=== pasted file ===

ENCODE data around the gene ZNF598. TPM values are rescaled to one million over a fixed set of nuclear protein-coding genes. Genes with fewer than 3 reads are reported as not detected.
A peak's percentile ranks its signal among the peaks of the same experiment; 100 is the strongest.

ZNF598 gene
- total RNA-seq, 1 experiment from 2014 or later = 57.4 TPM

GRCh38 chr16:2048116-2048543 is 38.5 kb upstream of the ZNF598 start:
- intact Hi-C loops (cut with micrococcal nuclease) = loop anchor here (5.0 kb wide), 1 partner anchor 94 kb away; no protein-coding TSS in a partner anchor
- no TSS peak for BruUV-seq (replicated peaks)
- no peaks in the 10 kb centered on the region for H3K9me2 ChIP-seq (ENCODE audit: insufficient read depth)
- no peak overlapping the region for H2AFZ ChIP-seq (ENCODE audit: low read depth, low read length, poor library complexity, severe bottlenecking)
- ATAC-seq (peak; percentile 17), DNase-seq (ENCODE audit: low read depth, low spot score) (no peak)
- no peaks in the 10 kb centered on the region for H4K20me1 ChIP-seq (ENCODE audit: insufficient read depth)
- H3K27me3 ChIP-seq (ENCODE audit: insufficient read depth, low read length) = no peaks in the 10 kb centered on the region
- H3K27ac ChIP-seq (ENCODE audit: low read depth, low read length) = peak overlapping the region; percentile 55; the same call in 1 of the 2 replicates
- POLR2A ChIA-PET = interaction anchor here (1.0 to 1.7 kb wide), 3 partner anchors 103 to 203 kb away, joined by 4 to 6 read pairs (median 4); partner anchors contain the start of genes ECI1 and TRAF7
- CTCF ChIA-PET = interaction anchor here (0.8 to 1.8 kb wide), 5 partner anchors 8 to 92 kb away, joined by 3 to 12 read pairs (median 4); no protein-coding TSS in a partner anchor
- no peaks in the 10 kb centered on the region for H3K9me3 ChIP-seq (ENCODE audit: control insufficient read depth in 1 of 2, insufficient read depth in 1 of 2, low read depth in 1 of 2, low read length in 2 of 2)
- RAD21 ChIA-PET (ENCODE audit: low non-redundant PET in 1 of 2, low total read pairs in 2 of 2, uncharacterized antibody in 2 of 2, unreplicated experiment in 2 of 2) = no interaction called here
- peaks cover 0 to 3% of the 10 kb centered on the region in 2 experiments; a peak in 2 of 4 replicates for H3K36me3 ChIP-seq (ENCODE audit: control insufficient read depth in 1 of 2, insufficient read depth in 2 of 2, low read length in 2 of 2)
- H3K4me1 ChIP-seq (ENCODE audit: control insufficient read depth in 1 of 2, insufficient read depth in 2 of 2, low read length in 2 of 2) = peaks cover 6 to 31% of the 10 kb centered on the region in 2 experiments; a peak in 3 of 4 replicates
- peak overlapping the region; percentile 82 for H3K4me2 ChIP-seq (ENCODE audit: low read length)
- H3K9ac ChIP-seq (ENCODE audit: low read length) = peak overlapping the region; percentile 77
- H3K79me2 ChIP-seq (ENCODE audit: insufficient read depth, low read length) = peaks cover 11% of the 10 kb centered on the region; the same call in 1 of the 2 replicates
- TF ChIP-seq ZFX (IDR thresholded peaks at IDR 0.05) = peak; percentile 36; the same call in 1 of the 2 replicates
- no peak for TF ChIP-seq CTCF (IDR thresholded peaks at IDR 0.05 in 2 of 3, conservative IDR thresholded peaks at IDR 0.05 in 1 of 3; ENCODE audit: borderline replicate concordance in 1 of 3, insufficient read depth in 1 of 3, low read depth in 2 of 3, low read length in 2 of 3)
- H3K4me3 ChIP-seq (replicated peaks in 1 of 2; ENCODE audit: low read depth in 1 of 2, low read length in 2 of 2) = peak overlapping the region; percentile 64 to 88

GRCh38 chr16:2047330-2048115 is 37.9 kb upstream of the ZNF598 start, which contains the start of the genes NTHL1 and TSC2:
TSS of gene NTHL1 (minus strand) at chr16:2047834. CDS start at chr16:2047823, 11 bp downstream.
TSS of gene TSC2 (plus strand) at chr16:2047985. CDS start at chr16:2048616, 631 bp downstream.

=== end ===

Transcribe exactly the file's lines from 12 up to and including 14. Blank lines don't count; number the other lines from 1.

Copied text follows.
- H3K27me3 ChIP-seq (ENCODE audit: insufficient read depth, low read length) = no peaks in the 10 kb centered on the region
- H3K27ac ChIP-seq (ENCODE audit: low read depth, low read length) = peak overlapping the region; percentile 55; the same call in 1 of the 2 replicates
- POLR2A ChIA-PET = interaction anchor here (1.0 to 1.7 kb wide), 3 partner anchors 103 to 203 kb away, joined by 4 to 6 read pairs (median 4); partner anchors contain the start of genes ECI1 and TRAF7